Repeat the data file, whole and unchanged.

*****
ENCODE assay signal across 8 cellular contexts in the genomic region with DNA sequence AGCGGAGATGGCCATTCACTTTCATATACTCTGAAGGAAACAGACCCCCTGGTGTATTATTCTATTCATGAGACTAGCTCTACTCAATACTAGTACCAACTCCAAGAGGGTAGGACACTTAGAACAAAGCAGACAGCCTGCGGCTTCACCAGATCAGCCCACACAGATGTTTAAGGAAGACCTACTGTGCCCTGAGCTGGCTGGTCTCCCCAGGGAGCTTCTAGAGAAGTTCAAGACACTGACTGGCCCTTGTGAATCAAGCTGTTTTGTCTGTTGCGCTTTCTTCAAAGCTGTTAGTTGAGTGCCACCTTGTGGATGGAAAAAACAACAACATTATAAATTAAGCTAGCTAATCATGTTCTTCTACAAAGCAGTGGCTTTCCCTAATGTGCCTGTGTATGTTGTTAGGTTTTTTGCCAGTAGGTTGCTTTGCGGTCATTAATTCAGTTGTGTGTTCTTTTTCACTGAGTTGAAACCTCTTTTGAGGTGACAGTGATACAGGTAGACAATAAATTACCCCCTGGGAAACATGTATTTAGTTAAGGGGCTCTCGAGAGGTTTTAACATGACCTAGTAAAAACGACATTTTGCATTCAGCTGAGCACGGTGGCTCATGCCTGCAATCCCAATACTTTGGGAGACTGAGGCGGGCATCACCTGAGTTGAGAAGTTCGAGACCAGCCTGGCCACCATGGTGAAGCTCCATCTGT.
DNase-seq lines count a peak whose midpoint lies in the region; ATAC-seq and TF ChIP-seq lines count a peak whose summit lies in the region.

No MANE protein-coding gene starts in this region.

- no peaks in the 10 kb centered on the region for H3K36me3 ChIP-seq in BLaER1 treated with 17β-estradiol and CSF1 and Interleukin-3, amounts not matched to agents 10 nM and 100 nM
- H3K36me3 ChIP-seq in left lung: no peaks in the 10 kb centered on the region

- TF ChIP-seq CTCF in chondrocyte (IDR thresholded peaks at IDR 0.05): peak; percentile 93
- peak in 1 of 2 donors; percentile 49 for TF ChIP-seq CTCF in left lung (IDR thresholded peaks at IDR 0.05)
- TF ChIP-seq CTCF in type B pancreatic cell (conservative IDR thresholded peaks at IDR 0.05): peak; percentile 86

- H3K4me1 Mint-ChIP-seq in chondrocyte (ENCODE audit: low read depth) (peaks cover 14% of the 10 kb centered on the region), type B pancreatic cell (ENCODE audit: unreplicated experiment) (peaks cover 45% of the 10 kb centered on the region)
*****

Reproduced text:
ENCODE assay signal across 8 cellular contexts in the genomic region with DNA sequence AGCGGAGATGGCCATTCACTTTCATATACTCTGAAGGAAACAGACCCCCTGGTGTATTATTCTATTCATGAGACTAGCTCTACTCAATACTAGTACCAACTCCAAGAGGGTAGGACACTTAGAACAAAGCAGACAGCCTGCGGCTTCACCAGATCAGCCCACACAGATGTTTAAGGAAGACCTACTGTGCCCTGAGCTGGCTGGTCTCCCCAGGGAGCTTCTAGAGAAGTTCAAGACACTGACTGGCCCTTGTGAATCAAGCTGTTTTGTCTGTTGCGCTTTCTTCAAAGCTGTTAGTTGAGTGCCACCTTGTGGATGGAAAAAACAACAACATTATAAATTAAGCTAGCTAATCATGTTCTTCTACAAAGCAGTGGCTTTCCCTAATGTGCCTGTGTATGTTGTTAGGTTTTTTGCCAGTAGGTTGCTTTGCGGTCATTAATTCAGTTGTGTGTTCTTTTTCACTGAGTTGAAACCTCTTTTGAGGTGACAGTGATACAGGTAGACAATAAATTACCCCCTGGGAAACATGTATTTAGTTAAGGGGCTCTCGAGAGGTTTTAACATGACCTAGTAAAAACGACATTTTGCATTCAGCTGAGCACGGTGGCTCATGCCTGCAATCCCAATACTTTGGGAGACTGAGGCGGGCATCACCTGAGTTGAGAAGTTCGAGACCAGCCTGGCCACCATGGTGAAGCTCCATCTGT.
DNase-seq lines count a peak whose midpoint lies in the region; ATAC-seq and TF ChIP-seq lines count a peak whose summit lies in the region.

No MANE protein-coding gene starts in this region.

- no peaks in the 10 kb centered on the region for H3K36me3 ChIP-seq in BLaER1 treated with 17β-estradiol and CSF1 and Interleukin-3, amounts not matched to agents 10 nM and 100 nM
- H3K36me3 ChIP-seq in left lung: no peaks in the 10 kb centered on the region

- TF ChIP-seq CTCF in chondrocyte (IDR thresholded peaks at IDR 0.05): peak; percentile 93
- peak in 1 of 2 donors; percentile 49 for TF ChIP-seq CTCF in left lung (IDR thresholded peaks at IDR 0.05)
- TF ChIP-seq CTCF in type B pancreatic cell (conservative IDR thresholded peaks at IDR 0.05): peak; percentile 86

- H3K4me1 Mint-ChIP-seq in chondrocyte (ENCODE audit: low read depth) (peaks cover 14% of the 10 kb centered on the region), type B pancreatic cell (ENCODE audit: unreplicated experiment) (peaks cover 45% of the 10 kb centered on the region)